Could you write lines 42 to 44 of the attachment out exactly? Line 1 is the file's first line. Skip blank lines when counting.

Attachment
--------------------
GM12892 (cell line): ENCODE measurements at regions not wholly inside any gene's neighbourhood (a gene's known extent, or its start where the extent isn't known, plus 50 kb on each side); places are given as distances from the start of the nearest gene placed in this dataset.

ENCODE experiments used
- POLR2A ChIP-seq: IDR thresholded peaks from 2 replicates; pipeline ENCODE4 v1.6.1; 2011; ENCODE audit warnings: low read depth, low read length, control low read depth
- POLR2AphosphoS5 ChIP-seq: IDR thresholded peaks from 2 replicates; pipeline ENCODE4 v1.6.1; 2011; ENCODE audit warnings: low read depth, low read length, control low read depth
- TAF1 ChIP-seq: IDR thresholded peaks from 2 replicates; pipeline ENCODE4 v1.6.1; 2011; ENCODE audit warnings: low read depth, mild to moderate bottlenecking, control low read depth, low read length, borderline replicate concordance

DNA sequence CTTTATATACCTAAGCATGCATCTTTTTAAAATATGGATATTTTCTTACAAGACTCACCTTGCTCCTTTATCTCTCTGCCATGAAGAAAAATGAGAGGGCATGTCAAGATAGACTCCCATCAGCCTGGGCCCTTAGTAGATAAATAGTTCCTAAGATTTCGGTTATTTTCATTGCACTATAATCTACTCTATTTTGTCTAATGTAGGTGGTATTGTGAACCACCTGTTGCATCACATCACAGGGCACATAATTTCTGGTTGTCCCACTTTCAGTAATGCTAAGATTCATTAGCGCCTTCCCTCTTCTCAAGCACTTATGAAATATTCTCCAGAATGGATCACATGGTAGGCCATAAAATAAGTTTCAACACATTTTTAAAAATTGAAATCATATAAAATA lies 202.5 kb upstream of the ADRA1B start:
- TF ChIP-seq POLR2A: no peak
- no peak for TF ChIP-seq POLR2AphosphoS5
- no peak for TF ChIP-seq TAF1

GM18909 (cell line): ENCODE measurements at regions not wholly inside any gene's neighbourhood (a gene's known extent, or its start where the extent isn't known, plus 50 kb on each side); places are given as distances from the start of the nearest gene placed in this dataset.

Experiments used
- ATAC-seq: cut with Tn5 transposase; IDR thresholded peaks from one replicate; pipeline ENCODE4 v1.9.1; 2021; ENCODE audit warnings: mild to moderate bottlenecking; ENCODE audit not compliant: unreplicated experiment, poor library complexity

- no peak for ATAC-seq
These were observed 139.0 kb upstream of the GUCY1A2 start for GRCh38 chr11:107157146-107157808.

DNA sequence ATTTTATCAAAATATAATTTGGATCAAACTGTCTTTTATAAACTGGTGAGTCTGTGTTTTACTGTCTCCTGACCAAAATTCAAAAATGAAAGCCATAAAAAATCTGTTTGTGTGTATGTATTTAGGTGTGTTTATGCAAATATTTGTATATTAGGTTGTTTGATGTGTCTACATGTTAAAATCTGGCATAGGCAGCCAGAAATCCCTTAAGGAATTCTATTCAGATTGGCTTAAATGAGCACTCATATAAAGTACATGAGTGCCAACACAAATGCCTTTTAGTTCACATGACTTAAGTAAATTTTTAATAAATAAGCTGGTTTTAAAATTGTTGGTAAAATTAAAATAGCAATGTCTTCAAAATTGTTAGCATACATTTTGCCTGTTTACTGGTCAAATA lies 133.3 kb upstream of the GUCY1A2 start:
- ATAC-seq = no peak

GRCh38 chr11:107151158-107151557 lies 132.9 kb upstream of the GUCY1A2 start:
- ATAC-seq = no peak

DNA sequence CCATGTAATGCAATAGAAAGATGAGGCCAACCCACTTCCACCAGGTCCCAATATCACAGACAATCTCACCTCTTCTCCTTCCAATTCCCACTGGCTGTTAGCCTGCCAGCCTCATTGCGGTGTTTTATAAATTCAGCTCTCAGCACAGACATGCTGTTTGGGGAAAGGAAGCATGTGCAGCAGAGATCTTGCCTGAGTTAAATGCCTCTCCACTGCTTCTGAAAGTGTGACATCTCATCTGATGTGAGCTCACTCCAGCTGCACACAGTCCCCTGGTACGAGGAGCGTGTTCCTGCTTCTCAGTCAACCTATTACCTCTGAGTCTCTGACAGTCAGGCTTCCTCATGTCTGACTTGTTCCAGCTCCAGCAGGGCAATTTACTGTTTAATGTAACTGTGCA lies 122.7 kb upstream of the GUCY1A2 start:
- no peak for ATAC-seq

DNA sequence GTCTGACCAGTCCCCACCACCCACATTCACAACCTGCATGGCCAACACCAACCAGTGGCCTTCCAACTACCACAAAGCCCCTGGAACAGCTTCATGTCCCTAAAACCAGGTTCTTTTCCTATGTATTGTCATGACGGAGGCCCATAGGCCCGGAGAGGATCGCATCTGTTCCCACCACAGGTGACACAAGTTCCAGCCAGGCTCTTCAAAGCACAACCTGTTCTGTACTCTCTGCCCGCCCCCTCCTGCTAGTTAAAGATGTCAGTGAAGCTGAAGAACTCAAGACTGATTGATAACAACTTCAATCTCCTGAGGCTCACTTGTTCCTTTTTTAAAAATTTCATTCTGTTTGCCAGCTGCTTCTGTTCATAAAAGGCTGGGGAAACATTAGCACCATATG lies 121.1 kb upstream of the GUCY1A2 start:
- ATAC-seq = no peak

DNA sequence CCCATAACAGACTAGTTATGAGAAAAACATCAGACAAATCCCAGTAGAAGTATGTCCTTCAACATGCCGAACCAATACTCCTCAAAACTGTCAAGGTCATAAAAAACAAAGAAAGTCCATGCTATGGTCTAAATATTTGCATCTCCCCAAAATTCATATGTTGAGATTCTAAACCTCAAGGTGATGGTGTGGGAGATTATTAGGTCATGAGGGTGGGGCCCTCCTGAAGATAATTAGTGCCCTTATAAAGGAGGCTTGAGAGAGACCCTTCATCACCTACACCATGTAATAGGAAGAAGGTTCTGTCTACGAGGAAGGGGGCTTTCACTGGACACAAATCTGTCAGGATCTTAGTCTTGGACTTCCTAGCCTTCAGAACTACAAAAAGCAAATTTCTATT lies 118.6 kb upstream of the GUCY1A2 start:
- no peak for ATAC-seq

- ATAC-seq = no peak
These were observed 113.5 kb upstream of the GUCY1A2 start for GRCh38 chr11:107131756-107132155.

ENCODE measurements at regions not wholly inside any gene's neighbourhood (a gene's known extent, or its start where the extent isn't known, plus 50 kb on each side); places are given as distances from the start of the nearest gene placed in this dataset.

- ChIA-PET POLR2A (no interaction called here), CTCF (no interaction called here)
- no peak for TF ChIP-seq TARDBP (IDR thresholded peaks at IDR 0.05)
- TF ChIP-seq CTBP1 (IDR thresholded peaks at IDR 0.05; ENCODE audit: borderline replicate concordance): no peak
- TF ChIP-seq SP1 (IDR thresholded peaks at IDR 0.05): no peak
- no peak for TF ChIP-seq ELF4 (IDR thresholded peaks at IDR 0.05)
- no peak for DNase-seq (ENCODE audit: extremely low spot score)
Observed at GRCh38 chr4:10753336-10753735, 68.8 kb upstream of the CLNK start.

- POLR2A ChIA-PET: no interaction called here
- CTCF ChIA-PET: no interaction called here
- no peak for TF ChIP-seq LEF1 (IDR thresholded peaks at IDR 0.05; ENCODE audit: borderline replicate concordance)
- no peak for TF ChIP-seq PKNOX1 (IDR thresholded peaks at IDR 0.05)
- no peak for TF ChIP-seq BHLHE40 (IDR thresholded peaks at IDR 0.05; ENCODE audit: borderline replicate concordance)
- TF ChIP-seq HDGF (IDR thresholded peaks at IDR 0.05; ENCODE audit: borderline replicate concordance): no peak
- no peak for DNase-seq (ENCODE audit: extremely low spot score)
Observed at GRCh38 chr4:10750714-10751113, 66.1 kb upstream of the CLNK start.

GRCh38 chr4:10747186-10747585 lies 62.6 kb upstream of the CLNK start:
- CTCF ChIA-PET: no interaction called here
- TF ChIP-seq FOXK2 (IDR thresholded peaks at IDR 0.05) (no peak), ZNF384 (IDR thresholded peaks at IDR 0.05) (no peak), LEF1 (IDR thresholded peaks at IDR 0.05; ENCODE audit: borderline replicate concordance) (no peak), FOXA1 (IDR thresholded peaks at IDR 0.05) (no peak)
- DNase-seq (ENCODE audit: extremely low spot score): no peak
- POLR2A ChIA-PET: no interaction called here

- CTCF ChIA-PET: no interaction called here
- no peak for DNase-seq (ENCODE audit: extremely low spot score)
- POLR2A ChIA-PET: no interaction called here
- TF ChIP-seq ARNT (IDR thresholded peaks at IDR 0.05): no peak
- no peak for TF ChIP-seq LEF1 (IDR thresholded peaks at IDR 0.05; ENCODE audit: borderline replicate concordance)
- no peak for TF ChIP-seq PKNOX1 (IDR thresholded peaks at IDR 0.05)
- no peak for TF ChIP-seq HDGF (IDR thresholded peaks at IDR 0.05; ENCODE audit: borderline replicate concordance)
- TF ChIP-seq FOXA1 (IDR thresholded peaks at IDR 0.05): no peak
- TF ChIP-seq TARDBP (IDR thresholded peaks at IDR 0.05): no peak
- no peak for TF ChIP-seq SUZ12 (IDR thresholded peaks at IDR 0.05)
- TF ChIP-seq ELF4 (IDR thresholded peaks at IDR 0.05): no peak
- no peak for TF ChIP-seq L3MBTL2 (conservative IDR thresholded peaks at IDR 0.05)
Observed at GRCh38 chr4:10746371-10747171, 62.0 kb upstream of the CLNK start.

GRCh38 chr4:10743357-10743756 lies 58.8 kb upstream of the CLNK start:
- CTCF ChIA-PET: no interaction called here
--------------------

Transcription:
Observed at GRCh38 chr4:10750714-10751113, 66.1 kb upstream of the CLNK start.

GRCh38 chr4:10747186-10747585 lies 62.6 kb upstream of the CLNK start:
- CTCF ChIA-PET: no interaction called here